I don’t remember where I was when the news came to me. Not precisely. What I do remember was the feeling of a drop in my stomach, a hollowness in my throat, a tension that pulled upwards from my brow through my eyes, mouth, jaw. And I remember thinking – of course this was bound to happen – so please let it be treated with respect.
Azzeddine Soufiane, Mamadou Tanou Barry, Khaled Belkacemi, Aboubaker Thabti, Ibrahima Barry and Abdelkrim Hassane – I will hold your names.
When I #RememberJan29 I think on that visceral feeling, I think on that immediate acceptance that this was seemingly inevitable, and most important for me – I think of my own failure. Not in that moment – but of all the times I failed before.
I am not a Muslim, but many people have thought I am for a lot of my life. The body I inhabit carries signifiers that fit a stereotype. And so to a certain extent, I have felt Islamophobia first hand. When I was about fourteen, I was physically attacked one night – my head smashed against a rock for being a “Paki Terrorist.” And my reaction following that was to make a practice of adorning myself with symbols that showed that I was in fact a Hindu. As if the people ignorant enough to hold that type of hate would be able to tell the difference. And in that moment I failed my brothers and sisters, my uncles and aunties. I failed them in so far as my immediate reaction being an attempt to declare to the oppressors “I am not the thing you hate!” – rather than declare that the hatred is unfounded, irrational; rather to declare that it was offensive that the hate should be harboured in the first place. I failed because when someone drew a line to say “you are other!” my reaction was to draw another line and say “but I am not them!” I failed because that reaction speaks to a larger legacy of colonization, an Empire that had infected my mind to have me beg for the privilege to belong – even if it comes at the expense of others. But I don’t hold guilt for that failure. Because guilt is not productive.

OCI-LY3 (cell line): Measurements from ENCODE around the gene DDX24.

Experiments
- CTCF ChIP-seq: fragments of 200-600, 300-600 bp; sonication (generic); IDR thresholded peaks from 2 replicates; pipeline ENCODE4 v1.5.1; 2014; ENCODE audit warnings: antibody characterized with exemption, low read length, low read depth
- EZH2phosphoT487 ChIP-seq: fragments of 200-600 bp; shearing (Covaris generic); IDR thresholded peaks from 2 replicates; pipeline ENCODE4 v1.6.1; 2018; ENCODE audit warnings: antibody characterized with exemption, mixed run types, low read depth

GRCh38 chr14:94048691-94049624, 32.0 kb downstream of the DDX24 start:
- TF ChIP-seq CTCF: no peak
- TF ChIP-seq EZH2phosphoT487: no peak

When I remember January 29th, I ask myself – why did it come as no surprise? Was I just jaded? Cold? Unfeeling? When I was attacked as a child, generally speaking, very few people in the “mainstream” of my home in Dartmouth, Nova Scotia believed me. Or worse, some of those who did believe – put the blame on me for looking intimidating. Maybe that’s why it came as no surprise. I learned that the wellbeing of some, in this case bodies such as mine, were inconsequential to the comfort of maintaining an ideal image of a tolerant society.
But that was years ago – shouldn’t I believe that we’ve changed?
I find it hard to believe that we have when a South Asian family’s hotel in Alberta can be burned to the ground with them inside and I see little to no coverage – I find it hard to believe that we have changed. When a Muslim kid in Hamilton is beaten unconscious with a baseball bat and the news is more concerned with debating whether it was a hate crime or not than the wellbeing of the child – I find it hard to believe that we have changed. And maybe that’s why it came as no surprise?
I want to put blame on those around me who didn’t care enough to listen for years. Who didn’t care enough to accept that this hatred festered and was left unnoticed while it consistently wore away at the part of my mind that could hold a belief that lives such as mine were of value. But I don’t hold blame for that. Because blame is not productive.
I went to an interfaith ceremony at a local Masjid that had opened its doors. While hate was surfacing in Toronto, many people came to say “No” and offer their support. We all crammed in. Standing room only. And I heard from many speakers. An old woman, not a Muslim woman, a neighbour had tried her best to make it out to just be there despite her wavering health. She could only make it for a few minutes before she had to get back to bed – but she showed up to offer her support. And I looked around, at all the speakers. Christian, Jewish, and Muslim leaders – I listened to all the names of organizations that had offered support – or sent a letter, their regards – and I asked myself where were the Hindus? Why was there no representation from any Mandir?
And I was angry. I was angry that I did not see leadership from Hindus… but I also don’t hold that anger. Perhaps distress – that maybe we Hindus in that moment drew a line again to say, “we are not them.” Or “Don’t bring us into it.” I hope that’s not the case. Because when I began to declare my Hindu identity all those years back, I also took the time to learn that to accept this principle of drawing a line, to accept this principle of a border – is to accept illusion. Borders are illusions. The idea that I am not you is an illusion.
So I wont harbour guilt, or blame. Not even anger. I will #RememberJan29. Azzeddine Soufiane, Mamadou Tanou Barry, Khaled Belkacemi, Aboubaker Thabti, Ibrahima Barry and Abdelkrim Hassane – I will remember you as my family. And I will remember the day when my family was taken from me. And I will recommit on this day to try as hard as I can to never draw a line, never accept a border, and always remember that we are in this together.
January 29, 2018